Tangled Webs

It’s day two. I know it’s the fourth of January, but for me and many others, it’s day two of a 21 day journey of prayer and fasting. It’s a thing, if you didn’t know. And it’s not a new thing either. It’s an old thing. Like Daniel in the Old Testament old.

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This is only my fifth year to start out a new year in this way. I grew up in church traditions that never spoke of fasting unless it happened to be in the scriptures read for the day, and we just quickly read over the fasting part. Fasting was for weirdos. Only it’s not. Fasting is for everyone.

So what’s the deal? It’s a time of disconnecting with the things of this world that don’t matter much, and reconnecting with what does matter…  God. Pretty straight forward, yes? How you disconnect with the world is up to you. I have done social media fasts, television fasts, music fasts, and food fasts. Fasting food is not about weight loss, although it is a possible byproduct of a food fast… not so much from a social media fast, though.

The idea is that we get all cluttered up with distraction throughout the year. Things vie for our attention, and we focus on whatever seems to sound good to us. It’s not that we fill our minds or schedules with bad stuff, particularly, but we allow too much in at times. So much, in fact, that we can find ourselves overloaded and disconnected from God. It happens.

So at the start of the New Year, some people refocus. We take away things to make room for other things. Better things. Things that allow us to shift our focus back in line with God.

Things like prayer, scripture, or worship.  A book by an inspirational author, or taking a long walk can help us to refocus, too.

Fasting is not a means to punish oneself. We’re not gnashing teeth. It is setting things back in their proper place in one’s life. It is generally our nature to want to say yes to the desires of our minds and bodies. All of them. Chocolate cake? Yes. Seconds at dinner? Yes, pass the rolls and potatoes. Our minds convince us that we don’t need to exercise, or that it’s okay to entertain negativity. Our minds and bodies convince us that we deserve these things, and so we feed the parts of us that will one day wither and die, while we neglect the part of us that is eternal… our souls. Fasting puts things back in their proper place and feeds the soul.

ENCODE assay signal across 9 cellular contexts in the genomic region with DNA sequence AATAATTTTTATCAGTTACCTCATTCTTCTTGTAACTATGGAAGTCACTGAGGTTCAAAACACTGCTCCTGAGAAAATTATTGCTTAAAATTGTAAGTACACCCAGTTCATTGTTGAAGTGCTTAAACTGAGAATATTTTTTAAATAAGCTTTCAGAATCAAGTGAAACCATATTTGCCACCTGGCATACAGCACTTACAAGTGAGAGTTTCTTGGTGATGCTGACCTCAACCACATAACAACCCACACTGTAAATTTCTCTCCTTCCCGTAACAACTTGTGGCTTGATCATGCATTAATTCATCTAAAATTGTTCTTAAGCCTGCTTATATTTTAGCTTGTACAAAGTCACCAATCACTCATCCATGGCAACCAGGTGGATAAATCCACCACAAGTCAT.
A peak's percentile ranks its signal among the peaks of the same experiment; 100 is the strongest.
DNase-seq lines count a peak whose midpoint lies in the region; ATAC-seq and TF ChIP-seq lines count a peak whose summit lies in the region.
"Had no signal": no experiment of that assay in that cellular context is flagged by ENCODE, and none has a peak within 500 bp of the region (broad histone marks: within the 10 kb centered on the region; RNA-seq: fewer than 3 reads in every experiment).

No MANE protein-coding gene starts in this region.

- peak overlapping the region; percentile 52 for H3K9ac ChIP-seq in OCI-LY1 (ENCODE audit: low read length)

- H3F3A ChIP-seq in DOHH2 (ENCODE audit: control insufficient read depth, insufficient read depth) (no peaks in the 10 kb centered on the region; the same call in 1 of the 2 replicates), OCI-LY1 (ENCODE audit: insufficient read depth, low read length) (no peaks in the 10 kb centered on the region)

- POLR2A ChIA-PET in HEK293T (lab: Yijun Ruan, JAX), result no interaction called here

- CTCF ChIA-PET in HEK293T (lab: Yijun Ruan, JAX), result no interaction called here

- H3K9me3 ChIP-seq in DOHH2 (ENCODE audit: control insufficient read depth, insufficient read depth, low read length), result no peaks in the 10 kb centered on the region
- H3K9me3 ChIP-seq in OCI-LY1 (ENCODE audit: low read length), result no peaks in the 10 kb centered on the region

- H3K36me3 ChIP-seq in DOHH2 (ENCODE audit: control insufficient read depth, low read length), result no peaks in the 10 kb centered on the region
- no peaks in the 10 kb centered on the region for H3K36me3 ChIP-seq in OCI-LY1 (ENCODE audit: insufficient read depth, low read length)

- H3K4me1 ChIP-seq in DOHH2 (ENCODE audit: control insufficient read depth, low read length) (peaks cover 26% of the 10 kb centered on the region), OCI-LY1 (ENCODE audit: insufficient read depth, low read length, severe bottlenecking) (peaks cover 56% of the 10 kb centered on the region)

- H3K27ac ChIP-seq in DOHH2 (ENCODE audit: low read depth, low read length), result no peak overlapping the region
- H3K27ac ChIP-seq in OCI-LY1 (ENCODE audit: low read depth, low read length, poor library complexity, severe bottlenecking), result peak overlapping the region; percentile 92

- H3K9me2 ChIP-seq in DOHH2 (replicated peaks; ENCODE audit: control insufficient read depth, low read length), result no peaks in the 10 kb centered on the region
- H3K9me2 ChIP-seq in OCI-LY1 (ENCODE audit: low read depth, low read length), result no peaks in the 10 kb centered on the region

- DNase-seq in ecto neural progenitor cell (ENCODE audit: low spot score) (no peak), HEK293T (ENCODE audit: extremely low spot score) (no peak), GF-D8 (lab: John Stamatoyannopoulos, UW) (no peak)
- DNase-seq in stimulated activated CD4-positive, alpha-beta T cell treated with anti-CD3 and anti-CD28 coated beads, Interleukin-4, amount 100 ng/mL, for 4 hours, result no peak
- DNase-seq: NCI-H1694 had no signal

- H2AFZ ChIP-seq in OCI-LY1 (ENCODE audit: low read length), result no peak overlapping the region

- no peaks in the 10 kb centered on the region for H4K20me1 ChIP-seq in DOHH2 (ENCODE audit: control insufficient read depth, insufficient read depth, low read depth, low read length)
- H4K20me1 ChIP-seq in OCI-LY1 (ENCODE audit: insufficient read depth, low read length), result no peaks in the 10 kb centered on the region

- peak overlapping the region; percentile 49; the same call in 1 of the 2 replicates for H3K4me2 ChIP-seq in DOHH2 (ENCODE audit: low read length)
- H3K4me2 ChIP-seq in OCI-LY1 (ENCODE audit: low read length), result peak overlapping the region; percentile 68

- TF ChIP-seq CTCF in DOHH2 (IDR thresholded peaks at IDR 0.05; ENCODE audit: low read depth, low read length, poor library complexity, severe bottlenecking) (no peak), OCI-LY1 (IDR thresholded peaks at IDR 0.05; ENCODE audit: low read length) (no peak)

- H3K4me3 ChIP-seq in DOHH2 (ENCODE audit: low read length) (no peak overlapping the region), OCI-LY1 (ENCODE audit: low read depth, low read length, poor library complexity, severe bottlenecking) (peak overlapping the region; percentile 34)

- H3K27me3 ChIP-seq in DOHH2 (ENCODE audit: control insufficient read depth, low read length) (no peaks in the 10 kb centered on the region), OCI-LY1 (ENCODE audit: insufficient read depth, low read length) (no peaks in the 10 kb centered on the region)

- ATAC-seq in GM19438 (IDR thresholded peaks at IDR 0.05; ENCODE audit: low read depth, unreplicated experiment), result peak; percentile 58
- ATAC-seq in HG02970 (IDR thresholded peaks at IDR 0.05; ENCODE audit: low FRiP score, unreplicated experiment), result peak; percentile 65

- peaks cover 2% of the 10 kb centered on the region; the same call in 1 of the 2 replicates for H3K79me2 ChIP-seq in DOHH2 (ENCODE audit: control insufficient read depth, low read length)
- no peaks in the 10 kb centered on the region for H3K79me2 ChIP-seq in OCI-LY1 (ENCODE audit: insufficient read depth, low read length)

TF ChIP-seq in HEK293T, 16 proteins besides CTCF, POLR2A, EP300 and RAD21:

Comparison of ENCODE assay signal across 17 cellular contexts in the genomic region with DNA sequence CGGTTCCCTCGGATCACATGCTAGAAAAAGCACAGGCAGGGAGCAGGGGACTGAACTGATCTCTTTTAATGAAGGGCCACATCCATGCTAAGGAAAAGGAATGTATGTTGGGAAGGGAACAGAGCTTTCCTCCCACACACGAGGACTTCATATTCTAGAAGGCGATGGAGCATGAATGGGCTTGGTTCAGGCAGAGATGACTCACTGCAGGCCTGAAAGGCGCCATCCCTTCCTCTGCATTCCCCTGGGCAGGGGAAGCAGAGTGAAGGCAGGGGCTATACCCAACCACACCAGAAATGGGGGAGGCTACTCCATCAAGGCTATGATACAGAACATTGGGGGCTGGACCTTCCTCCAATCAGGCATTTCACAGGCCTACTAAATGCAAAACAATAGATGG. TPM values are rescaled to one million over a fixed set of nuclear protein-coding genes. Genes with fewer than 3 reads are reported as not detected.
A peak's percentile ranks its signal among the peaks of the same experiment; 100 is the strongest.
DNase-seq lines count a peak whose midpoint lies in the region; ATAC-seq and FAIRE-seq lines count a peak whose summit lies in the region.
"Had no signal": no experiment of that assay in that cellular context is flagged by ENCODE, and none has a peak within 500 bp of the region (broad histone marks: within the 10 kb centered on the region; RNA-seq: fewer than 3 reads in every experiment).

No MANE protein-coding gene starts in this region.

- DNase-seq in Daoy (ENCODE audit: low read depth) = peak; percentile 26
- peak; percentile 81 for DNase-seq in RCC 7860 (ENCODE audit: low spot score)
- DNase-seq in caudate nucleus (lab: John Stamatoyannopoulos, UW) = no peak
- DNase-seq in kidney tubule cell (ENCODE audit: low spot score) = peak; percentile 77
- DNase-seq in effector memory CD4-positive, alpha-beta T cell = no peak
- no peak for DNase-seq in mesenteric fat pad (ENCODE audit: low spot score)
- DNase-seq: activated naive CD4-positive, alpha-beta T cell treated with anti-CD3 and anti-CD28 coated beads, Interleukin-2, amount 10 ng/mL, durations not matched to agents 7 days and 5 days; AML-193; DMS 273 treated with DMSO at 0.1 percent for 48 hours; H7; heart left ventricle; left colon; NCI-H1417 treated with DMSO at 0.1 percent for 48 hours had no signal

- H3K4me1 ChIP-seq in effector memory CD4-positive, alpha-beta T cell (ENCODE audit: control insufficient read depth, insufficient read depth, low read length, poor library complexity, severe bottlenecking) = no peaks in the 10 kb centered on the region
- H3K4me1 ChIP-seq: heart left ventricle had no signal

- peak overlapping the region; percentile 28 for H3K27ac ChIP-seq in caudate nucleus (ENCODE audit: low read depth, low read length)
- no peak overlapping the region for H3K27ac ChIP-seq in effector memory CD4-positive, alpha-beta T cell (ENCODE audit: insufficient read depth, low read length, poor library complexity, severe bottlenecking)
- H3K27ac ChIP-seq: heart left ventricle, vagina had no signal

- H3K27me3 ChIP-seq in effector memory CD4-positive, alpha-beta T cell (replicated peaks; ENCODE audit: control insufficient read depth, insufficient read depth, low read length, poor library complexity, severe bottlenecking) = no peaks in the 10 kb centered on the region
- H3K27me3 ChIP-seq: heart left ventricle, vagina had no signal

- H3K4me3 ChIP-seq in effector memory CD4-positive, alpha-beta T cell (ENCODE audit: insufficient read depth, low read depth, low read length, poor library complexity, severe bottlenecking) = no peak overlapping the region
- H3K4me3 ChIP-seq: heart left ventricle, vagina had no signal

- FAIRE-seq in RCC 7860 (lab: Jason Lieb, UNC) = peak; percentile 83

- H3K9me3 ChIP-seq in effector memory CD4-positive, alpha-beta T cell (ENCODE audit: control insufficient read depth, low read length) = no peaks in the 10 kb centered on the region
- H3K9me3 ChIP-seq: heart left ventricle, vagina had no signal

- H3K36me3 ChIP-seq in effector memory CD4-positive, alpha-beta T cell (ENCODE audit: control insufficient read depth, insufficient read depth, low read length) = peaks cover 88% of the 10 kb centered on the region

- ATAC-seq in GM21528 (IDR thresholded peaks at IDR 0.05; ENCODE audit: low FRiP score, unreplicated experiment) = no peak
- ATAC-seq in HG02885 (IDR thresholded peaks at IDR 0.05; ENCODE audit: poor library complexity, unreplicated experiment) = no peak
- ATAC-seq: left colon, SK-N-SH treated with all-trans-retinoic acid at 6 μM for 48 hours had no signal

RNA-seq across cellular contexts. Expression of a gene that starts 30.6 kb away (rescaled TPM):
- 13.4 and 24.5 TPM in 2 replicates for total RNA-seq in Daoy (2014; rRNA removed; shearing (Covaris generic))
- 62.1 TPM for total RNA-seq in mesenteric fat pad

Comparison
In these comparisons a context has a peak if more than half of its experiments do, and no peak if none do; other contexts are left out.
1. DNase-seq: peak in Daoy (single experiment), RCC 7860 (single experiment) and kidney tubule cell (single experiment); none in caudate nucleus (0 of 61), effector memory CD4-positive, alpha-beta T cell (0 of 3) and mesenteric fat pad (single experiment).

For the last few years, I’ve asked God to tell me, during my 21 days, where my focus should be. Last year it was about having ears to hear and eyes to see the will and ways of God. I wanted to SEE what He was up to. I wanted to KNOW how He was moving in and around me. So I sought that out during my last 21 day fast, and beyond.

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This year, I think my focus is to be on truth. Why do we avoid truth in our lives? Why do we fail to speak truth to others and to ourselves? It’s the tangled webs we weave. Statistics say that we all lie. We all justify telling small untruths that somehow don’t take us across that invisible line in our minds; the one that tells us just how far we can go before we are no longer “good people”. We will even lie when it is just as easy to tell the truth. We don’t want to hear the truth about ourselves, and we are too afraid to speak the truth to others.

And yet, it is clear in scripture that Jesus is truth, and it is truth that sets us free. Don’t we want to be free?

There are other things I will pray about this 21 days, too. I will petition the Lord for my family. Matthew starts his journey toward finishing his doctorate in a few days. My kids are always at the top of my prayer list. I push them before the Lord in earnest during these days. I ask God for blessing, favor, anointing, protection, and wisdom. I am asking God to move in my life and in the lives of those I love.

It’s a huge shift in focus, and it’s not too late to join me. In the grand scheme of things 21 days is nothing… but it could be everything.

So what do you think?

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